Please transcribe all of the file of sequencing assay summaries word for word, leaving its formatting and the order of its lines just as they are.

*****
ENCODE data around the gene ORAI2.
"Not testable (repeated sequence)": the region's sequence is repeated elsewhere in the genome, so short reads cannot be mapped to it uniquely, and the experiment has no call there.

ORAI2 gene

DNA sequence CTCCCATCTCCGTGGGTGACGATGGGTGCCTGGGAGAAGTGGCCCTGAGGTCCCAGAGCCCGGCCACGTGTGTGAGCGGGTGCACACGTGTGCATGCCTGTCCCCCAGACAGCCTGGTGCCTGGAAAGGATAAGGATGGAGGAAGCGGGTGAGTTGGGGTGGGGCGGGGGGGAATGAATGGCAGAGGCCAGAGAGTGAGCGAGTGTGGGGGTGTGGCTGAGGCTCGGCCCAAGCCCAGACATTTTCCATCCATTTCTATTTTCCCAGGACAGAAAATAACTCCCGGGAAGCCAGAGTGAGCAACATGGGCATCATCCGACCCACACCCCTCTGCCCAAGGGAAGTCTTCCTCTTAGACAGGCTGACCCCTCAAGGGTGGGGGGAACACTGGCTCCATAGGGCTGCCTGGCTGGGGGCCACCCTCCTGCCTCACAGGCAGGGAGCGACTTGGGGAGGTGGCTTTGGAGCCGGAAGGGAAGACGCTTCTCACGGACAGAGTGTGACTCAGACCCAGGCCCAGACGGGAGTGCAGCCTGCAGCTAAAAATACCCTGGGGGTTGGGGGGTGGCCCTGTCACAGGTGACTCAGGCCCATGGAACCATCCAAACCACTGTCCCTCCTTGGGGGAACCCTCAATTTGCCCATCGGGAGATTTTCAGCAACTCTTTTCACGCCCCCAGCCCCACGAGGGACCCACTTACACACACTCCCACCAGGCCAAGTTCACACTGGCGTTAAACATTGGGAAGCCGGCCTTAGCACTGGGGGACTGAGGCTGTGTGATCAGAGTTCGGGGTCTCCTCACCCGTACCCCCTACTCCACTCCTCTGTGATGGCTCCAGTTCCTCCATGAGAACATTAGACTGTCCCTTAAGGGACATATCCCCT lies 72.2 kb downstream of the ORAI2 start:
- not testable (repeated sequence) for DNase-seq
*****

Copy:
ENCODE data around the gene ORAI2.
"Not testable (repeated sequence)": the region's sequence is repeated elsewhere in the genome, so short reads cannot be mapped to it uniquely, and the experiment has no call there.

ORAI2 gene

DNA sequence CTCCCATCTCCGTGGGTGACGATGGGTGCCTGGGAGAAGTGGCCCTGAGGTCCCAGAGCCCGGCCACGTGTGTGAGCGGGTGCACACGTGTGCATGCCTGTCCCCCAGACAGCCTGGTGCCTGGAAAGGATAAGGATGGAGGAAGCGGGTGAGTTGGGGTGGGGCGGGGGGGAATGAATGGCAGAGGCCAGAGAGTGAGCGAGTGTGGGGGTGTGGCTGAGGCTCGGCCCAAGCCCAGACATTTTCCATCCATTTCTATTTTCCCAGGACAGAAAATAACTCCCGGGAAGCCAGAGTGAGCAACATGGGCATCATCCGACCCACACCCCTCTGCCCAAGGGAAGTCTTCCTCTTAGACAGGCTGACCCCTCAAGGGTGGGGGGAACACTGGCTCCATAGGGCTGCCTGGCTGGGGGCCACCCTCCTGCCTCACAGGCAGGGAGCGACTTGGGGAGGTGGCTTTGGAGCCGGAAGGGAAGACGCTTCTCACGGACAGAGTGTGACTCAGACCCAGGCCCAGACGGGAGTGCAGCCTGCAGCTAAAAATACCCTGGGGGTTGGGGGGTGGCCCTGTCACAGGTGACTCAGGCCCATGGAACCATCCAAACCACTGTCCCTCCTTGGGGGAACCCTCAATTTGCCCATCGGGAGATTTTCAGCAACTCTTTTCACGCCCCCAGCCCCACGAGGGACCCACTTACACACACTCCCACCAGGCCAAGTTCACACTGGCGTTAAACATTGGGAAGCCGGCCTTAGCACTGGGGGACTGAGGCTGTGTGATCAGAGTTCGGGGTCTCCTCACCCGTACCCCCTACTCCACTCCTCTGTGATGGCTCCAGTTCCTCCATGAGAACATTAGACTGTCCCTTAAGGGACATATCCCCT lies 72.2 kb downstream of the ORAI2 start:
- not testable (repeated sequence) for DNase-seq